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TIP: Tung Oil and Varnish Sold as Tung Oil

Jul 5, 2016 | Expert's Corner | 0 comments

Finishing is hard enough even without the mislabeling that is so prevalent on the part of many manufacturers. The mislabeling makes it difficult for us to know what we are buying and using.

The accompanying picture shows dried puddles of two commonly available products both labeled “tung oil.” These two products could hardly be more different.

The tung oil on the left is real tung oil, the oil produced from pressing the nuts from tung trees, which are native to China. A puddle of the oil dries wrinkled, and it never really hardens. You can always scrape it off with your fingernail. As a result, you need to wipe off all the excess after applying each coat or the resulting finish won’t be functional. With real tung oil you can’t get a build.

The “tung oil” on the right is actually varnish, which has been thinned with mineral spirits (paint thinner) so it is easy to wipe on the wood. But it dries hard, so it can be left thick on the wood and can be built up with several coats for better resistance against water penetration.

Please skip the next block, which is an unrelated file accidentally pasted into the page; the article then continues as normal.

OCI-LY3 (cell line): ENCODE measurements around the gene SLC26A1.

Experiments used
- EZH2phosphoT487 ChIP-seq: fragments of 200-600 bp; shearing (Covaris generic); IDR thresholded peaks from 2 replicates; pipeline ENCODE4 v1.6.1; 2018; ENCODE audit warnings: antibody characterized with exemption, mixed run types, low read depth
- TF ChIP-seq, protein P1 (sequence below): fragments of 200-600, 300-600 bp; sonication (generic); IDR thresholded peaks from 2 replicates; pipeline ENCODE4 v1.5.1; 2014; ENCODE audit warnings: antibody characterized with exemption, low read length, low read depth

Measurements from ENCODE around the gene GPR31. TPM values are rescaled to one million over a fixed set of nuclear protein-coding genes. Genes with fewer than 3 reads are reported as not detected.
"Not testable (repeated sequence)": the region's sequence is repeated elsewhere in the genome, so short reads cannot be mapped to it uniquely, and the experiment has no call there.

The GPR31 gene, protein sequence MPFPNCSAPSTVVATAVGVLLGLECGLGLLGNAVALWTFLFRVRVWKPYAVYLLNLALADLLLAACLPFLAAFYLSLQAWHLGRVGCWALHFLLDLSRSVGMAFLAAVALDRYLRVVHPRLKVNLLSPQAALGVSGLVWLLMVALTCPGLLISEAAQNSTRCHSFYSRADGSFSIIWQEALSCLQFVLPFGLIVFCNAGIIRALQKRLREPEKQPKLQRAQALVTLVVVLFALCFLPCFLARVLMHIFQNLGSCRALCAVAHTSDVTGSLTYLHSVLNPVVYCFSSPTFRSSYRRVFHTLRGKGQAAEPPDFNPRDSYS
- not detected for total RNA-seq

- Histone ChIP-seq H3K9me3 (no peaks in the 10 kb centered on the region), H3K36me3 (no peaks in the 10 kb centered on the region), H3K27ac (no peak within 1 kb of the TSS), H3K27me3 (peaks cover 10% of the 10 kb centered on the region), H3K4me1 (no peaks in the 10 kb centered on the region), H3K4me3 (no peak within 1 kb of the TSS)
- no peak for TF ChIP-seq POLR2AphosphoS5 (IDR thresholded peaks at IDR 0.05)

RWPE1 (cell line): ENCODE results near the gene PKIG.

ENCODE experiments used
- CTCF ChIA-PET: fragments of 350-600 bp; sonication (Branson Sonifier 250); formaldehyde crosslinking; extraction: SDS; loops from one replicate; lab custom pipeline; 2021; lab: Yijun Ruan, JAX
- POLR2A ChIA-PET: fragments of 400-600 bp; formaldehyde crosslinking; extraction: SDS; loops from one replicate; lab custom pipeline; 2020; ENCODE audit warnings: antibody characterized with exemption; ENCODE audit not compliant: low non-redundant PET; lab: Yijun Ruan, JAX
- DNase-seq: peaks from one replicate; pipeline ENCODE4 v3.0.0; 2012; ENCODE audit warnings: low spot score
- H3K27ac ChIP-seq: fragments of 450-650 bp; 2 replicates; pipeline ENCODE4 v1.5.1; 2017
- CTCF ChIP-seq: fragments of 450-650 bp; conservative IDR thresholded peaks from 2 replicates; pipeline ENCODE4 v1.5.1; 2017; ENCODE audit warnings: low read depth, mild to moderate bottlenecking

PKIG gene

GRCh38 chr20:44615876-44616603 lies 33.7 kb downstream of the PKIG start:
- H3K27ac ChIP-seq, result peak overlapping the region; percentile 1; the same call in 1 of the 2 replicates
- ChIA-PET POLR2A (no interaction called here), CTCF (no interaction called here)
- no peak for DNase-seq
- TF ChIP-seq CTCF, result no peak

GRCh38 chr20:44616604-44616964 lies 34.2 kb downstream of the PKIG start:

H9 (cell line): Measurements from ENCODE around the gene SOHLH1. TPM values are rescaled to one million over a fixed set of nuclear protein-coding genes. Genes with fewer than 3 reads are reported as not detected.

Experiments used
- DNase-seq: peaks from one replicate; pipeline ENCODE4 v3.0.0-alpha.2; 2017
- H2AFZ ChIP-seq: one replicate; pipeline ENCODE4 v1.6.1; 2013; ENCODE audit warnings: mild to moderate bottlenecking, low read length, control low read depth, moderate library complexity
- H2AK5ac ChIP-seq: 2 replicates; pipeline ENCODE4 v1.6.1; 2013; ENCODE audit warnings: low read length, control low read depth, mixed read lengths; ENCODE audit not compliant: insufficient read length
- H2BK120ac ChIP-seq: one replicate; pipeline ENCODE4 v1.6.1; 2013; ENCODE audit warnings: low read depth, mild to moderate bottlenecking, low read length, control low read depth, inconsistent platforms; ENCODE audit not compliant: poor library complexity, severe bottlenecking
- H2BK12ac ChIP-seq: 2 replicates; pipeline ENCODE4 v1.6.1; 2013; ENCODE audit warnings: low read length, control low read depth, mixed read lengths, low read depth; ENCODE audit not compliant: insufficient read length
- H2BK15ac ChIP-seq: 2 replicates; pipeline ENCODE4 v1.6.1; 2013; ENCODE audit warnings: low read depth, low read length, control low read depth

You might think: well, maybe the finish on the right was made with tung oil, so that’s the reason the manufacturer labels it “tung oil.” But this isn’t the case. It’s made with modified soybean (soya) oil. You can tell this (even if the manufacturer doesn’t volunteer the information) by the lack of yellowing in the finish as it ages.

Varnishes made with linseed oil or tung oil yellow significantly, just as the real tung oil on the left has. The reason modified soybean oil is used in most varnishes (including polyurethane varnishes) is because it yellows very little. It is more “lightfast.”